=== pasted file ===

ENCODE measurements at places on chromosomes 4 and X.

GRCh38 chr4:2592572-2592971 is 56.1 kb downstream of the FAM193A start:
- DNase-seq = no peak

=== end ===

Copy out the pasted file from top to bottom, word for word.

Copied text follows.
ENCODE measurements at places on chromosomes 4 and X.

GRCh38 chr4:2592572-2592971 is 56.1 kb downstream of the FAM193A start:
- DNase-seq = no peak